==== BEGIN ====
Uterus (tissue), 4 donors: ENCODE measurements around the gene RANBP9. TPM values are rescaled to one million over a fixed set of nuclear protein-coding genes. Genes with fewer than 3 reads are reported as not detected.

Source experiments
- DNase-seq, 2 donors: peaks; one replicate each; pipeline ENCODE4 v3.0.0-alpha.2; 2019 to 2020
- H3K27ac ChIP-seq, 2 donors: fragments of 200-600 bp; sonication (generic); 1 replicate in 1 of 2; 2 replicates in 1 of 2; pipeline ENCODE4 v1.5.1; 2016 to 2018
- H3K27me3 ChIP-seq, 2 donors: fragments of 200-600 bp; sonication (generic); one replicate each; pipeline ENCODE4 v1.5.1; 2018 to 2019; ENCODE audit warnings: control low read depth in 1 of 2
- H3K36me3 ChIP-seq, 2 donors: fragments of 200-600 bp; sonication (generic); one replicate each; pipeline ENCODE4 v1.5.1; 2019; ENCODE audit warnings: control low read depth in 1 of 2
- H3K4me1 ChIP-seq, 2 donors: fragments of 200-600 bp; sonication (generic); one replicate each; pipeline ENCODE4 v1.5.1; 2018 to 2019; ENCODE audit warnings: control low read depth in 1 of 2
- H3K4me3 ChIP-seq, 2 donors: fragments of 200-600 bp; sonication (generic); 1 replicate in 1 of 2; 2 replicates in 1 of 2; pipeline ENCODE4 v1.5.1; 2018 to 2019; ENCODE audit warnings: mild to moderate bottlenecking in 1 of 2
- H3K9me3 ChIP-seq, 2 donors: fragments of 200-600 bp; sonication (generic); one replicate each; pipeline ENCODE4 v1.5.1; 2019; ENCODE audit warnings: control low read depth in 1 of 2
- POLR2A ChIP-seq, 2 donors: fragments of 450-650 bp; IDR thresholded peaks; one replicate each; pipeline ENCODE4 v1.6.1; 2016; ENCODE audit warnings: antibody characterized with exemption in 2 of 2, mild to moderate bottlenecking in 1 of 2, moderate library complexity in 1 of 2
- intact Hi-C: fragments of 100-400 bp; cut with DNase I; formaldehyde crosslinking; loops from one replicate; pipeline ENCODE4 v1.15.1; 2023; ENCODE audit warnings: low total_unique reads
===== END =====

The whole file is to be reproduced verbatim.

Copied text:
Uterus (tissue), 4 donors: ENCODE measurements around the gene RANBP9. TPM values are rescaled to one million over a fixed set of nuclear protein-coding genes. Genes with fewer than 3 reads are reported as not detected.

Source experiments
- DNase-seq, 2 donors: peaks; one replicate each; pipeline ENCODE4 v3.0.0-alpha.2; 2019 to 2020
- H3K27ac ChIP-seq, 2 donors: fragments of 200-600 bp; sonication (generic); 1 replicate in 1 of 2; 2 replicates in 1 of 2; pipeline ENCODE4 v1.5.1; 2016 to 2018
- H3K27me3 ChIP-seq, 2 donors: fragments of 200-600 bp; sonication (generic); one replicate each; pipeline ENCODE4 v1.5.1; 2018 to 2019; ENCODE audit warnings: control low read depth in 1 of 2
- H3K36me3 ChIP-seq, 2 donors: fragments of 200-600 bp; sonication (generic); one replicate each; pipeline ENCODE4 v1.5.1; 2019; ENCODE audit warnings: control low read depth in 1 of 2
- H3K4me1 ChIP-seq, 2 donors: fragments of 200-600 bp; sonication (generic); one replicate each; pipeline ENCODE4 v1.5.1; 2018 to 2019; ENCODE audit warnings: control low read depth in 1 of 2
- H3K4me3 ChIP-seq, 2 donors: fragments of 200-600 bp; sonication (generic); 1 replicate in 1 of 2; 2 replicates in 1 of 2; pipeline ENCODE4 v1.5.1; 2018 to 2019; ENCODE audit warnings: mild to moderate bottlenecking in 1 of 2
- H3K9me3 ChIP-seq, 2 donors: fragments of 200-600 bp; sonication (generic); one replicate each; pipeline ENCODE4 v1.5.1; 2019; ENCODE audit warnings: control low read depth in 1 of 2
- POLR2A ChIP-seq, 2 donors: fragments of 450-650 bp; IDR thresholded peaks; one replicate each; pipeline ENCODE4 v1.6.1; 2016; ENCODE audit warnings: antibody characterized with exemption in 2 of 2, mild to moderate bottlenecking in 1 of 2, moderate library complexity in 1 of 2
- intact Hi-C: fragments of 100-400 bp; cut with DNase I; formaldehyde crosslinking; loops from one replicate; pipeline ENCODE4 v1.15.1; 2023; ENCODE audit warnings: low total_unique reads